The June 1919 Commencement issue of The Trail continued on with an almost surprising surge of optimism, writing that despite the pandemic, members of the previous fall’s entering class “caught the spirit of College life remarkably well, and seem anxious to do their part. They have made good in athletics, classes, and Literary Societies, and they are fast becoming loyal members of C.P.S.”
It is heartening to know that although the times and circumstances have changed, the character of our Puget Sound community has not. Our current generation of Loggers is just as loyal and resilient. Our students have impressed me beyond measure in how they are making their way through this challenging, and perhaps defining, moment in their lives. Our faculty and staff members have been nothing short of heroic in pivoting the university to remote learning in short order, providing person-centered and high-quality Puget Sound learning experiences, student support services, and engagement activities. We have been strengthened by the unfailing support and wisdom of our board of trustees, our faithful and generous alumni and parents, our innovative and creative faculty, our resilient staff, and our capable and resourceful students.
We have done and will continue to do all in our power to support our students, allowing those to remain on campus (with appropriate social distancing) who literally have nowhere else to go; transitioning our beloved dining hall to carry-out only; continuing to provide support from Counseling, Health, and Wellness Services; providing prorated room and board credits and refunds to students who left so unexpectedly in the middle of the semester; and donating our excess supply of N95 masks to local hospitals. Our top priorities remain to care for our students and support our faculty and staff members, and to be of service to the broader communities we are called to serve.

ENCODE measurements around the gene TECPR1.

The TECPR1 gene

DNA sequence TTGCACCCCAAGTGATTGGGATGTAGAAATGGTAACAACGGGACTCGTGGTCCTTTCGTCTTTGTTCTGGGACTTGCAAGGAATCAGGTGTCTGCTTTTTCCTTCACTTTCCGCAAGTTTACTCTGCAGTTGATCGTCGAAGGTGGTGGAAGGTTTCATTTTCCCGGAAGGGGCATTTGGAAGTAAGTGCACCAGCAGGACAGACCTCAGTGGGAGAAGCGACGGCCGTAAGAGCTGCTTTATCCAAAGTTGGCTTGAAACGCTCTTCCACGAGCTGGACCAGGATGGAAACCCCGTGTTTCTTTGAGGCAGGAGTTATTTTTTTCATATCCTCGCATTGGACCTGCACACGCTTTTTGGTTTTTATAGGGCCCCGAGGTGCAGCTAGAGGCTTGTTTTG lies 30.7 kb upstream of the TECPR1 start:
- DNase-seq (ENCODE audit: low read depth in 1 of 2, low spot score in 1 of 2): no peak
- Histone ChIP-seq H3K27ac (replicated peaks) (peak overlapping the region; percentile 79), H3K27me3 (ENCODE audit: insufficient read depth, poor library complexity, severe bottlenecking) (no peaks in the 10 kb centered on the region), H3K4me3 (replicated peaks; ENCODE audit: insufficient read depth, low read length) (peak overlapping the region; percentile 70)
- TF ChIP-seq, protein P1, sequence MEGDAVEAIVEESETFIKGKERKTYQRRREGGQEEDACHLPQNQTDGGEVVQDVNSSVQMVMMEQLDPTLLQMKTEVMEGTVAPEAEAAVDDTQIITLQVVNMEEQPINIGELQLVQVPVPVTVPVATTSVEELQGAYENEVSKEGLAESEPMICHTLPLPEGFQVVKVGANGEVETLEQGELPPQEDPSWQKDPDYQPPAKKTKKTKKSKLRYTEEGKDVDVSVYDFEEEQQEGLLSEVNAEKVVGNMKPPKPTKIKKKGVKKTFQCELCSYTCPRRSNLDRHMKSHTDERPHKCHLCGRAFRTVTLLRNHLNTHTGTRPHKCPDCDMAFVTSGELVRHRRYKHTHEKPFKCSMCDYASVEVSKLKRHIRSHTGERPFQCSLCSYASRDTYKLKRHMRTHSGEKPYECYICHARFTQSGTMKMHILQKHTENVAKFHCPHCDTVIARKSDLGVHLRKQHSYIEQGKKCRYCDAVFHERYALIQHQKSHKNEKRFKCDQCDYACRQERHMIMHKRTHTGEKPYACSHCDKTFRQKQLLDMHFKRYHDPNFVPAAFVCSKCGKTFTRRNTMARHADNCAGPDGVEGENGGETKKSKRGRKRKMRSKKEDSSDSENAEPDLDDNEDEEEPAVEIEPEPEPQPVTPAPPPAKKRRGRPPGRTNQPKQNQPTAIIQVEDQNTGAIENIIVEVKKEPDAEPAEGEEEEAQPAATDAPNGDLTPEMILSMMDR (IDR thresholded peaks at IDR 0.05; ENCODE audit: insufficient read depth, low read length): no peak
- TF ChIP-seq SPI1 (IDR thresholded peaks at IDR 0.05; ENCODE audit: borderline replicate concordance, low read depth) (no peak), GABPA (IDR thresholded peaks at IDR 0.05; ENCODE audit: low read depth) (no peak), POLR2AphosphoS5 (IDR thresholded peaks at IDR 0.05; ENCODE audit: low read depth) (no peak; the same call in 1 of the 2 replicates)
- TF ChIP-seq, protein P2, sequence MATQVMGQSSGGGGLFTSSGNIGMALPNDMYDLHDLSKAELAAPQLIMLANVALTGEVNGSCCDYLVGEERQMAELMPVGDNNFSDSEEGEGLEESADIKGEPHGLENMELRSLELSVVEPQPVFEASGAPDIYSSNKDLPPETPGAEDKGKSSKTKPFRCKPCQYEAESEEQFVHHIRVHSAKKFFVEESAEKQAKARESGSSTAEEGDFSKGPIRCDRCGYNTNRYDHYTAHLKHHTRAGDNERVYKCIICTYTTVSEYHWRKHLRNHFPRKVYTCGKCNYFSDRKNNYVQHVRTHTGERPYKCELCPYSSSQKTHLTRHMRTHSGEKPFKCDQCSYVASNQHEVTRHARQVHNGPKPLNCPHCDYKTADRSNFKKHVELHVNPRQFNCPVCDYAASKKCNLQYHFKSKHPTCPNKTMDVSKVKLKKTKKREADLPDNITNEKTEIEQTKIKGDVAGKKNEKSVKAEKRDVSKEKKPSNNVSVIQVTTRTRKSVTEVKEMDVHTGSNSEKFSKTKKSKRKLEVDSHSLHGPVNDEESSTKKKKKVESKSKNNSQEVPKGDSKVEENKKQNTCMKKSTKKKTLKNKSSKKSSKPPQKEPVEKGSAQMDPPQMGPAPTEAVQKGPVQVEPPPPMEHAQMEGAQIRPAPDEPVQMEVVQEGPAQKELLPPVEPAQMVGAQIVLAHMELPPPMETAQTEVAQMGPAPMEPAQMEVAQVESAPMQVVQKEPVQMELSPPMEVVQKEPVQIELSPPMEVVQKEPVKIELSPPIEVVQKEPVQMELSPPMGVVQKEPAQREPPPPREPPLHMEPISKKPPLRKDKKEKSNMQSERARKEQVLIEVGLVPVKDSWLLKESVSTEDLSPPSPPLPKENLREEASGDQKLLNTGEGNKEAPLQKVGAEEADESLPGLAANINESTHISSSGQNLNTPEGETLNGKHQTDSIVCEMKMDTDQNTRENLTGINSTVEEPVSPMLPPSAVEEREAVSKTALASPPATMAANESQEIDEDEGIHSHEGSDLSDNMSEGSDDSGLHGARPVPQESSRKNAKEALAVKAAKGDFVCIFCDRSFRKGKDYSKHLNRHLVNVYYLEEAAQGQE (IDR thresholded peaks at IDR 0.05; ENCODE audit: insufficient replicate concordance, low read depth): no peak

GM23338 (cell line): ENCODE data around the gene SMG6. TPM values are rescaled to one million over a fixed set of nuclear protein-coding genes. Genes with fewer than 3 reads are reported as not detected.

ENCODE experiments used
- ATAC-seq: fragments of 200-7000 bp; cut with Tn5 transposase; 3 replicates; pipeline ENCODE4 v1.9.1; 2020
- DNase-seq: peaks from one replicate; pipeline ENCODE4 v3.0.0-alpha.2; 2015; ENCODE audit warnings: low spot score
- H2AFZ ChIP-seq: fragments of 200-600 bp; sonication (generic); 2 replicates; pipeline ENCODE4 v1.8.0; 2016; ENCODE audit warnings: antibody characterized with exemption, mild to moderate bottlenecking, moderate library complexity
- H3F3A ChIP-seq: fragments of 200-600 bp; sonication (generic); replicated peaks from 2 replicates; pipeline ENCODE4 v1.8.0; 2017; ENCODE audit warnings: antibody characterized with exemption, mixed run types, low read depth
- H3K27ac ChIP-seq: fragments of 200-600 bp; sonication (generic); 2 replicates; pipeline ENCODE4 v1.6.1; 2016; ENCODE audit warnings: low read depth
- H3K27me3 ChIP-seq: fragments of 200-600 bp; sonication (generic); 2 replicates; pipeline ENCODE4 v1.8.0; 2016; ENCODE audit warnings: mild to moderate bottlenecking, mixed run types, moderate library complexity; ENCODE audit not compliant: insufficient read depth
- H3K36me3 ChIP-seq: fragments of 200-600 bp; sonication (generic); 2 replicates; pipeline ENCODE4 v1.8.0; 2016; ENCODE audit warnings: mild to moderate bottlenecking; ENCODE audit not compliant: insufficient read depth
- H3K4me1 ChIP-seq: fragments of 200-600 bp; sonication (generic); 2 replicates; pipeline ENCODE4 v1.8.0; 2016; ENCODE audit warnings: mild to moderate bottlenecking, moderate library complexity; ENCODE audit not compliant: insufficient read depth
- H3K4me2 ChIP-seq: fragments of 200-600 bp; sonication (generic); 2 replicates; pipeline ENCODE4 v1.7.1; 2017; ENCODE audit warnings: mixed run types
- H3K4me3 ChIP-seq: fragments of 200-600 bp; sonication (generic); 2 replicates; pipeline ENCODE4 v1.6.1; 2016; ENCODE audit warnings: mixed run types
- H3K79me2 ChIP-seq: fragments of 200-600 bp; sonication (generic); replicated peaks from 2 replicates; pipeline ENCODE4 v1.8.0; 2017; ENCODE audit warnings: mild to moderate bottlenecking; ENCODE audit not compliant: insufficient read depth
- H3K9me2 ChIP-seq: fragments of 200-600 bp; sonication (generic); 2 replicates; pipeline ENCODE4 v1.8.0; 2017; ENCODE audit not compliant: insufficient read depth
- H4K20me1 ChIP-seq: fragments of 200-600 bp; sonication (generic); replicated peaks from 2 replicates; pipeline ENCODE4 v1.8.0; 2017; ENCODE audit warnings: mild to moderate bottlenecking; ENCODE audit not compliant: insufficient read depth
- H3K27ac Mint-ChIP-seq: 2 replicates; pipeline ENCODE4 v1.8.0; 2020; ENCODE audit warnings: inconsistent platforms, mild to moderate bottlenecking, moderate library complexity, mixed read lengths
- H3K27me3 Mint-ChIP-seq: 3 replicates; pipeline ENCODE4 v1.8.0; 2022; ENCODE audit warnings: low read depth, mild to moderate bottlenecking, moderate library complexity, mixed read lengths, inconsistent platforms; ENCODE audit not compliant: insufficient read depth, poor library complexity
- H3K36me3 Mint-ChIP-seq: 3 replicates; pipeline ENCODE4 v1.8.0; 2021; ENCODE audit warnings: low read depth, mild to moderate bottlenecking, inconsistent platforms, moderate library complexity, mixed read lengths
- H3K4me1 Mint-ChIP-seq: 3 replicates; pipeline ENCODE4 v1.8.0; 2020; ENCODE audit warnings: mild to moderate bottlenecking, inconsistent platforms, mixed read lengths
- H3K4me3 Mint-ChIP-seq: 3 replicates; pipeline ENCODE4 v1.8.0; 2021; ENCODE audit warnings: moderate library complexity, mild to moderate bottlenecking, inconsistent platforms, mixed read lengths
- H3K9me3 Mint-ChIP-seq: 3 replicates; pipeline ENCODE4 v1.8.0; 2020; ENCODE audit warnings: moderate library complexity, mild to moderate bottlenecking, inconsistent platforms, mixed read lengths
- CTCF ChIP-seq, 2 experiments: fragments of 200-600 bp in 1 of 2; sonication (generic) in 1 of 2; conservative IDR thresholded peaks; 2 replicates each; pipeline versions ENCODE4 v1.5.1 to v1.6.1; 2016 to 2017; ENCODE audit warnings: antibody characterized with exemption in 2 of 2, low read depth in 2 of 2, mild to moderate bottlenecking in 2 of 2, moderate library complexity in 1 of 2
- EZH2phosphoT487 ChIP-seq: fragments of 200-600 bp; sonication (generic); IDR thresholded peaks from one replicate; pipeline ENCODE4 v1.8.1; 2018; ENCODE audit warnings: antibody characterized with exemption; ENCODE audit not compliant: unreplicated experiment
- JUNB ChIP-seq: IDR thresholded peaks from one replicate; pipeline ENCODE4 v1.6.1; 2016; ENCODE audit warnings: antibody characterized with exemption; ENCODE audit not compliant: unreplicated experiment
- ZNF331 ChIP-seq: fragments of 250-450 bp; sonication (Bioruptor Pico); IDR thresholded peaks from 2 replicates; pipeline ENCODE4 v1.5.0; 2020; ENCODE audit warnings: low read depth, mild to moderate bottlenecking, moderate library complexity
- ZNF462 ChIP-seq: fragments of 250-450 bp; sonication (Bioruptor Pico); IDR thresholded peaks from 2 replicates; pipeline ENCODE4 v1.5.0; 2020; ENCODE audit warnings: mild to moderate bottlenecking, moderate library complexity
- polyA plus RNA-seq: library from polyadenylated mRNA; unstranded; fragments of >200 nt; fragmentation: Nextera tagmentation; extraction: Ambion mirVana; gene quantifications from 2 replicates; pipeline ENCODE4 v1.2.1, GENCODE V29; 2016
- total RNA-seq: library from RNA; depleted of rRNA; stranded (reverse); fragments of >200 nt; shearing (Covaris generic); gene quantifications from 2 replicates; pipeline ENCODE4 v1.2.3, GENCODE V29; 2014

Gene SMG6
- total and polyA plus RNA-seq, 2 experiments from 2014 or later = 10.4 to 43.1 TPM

Although our celebration of the graduating classes of 2020 this month was virtual, we look forward to welcoming them back to campus for their own formal ceremony next year, as well as to many years of class reunions that will be made all the sweeter for the simple pleasure of being able to join together in person to share stories, fellowship, and the bonds of lifelong friendship with one another. Pandemic willing, we also look forward to seeing all alumni for Homecoming and Family Weekend in the fall.
I hope to be able soon to say, in the words of President Emeritus Todd, that “the riot of war-madness and many emotions is passed.” In the meantime, your alma mater is steadfast in its commitment to the residential liberal arts experience and will continue to prepare its students to become the leaders our world needs. Thank you for the important role you play in supporting this campus community as we continue to fulfill our mission, transcending the current moment with the grace and fortitude of the generations of Loggers that have preceded us, and laying a strong foundation for the generations to come.